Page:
Once you have started to rebuild a foundation of trust, the next step in healing is to better understand what your partner has personally gone through as a result of the porn problem. This step involves the recover­ing porn user sharing important details about his involvement with porn as well as his recovery efforts, and the intimate partner revealing the vari­ous ways she has been affected by his porn use. When you share and try to understand each other’s experience, you can develop deeper insight and empathy that will help you both heal. The more open and honest you are in sharing your experiences and patiently listening to what your partner has to say, the more you will be able to clearly comprehend how the porn problem has led to alienation and other difficulties in your re­lationship.

Reveal more about the porn problem. The moment when a porn problem is admitted or discovered is usually highly charged and stressful for both the porn user and his partner. Because the user often feels afraid and ashamed, he may hold back from revealing important information, especially if he thinks the revelation of particular details will get him in even more trouble. At the same time, his partner may be so shocked and distressed that she may not be in the right frame of mind to ask questions or listen objectively. As a result, the moment of discovery or disclosure is not the best time for an intimate partner to understand important aspects of the porn problem, such as: where it came from, what it has involved, and how troubling it has been for the porn user.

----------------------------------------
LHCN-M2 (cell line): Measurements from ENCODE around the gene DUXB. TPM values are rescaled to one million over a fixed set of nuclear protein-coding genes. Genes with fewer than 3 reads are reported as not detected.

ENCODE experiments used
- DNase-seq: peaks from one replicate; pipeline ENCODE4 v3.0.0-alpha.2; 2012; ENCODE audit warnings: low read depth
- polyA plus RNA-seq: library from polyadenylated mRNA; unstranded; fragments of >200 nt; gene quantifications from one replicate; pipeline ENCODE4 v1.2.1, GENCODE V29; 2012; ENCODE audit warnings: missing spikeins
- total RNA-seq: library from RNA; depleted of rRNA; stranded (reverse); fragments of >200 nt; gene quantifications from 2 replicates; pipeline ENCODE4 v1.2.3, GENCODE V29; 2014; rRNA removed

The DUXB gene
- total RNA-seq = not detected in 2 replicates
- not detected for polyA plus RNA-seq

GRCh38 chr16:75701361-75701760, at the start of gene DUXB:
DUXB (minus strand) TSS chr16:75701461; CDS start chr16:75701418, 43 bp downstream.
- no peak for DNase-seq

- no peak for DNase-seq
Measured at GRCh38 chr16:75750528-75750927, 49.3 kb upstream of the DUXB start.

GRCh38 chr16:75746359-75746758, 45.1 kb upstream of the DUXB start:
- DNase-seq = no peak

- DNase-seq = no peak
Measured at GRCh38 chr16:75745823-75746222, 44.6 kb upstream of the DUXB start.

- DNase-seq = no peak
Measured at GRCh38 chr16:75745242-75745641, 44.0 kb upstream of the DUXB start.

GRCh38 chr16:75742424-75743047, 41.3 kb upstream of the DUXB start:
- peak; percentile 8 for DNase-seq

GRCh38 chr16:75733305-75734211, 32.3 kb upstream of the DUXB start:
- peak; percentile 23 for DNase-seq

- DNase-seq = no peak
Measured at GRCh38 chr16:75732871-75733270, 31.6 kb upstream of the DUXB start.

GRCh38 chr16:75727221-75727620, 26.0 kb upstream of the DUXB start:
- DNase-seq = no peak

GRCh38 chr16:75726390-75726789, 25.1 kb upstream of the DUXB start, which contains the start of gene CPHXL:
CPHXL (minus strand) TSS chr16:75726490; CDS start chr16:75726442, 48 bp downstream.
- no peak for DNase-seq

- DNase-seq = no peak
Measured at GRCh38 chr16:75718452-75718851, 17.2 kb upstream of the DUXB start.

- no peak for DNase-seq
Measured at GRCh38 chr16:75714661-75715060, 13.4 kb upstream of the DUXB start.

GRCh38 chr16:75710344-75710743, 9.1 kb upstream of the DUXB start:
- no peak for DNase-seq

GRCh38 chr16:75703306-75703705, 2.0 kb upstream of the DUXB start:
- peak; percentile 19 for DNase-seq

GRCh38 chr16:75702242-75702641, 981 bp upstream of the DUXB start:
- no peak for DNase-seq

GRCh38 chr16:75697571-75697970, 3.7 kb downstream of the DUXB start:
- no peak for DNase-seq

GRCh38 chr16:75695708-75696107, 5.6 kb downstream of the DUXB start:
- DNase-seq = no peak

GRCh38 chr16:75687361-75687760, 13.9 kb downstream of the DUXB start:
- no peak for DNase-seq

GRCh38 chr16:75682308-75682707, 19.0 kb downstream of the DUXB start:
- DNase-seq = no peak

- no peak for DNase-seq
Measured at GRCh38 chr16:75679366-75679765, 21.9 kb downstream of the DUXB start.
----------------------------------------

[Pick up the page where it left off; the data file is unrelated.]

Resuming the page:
When you have started making progress in your recovery and your intimate partner has overcome her initial distress, in-depth sharing be­comes more possible. Several months into his recovery, Logan sat down with his wife, Nancy, to describe his porn problem in greater detail. “I explained to Nancy how pornography had been a secret part of my life since I was eleven years old, how I had been masturbating to it since then mostly to relieve stress, and how I liked lesbian porn. She asked me questions and I answered them as best I could. I knew I could have lied my way through it like I’d done my whole life, but I also knew if we were going to have a chance at making it through this, I couldn’t hold back and had to tell her the truth.”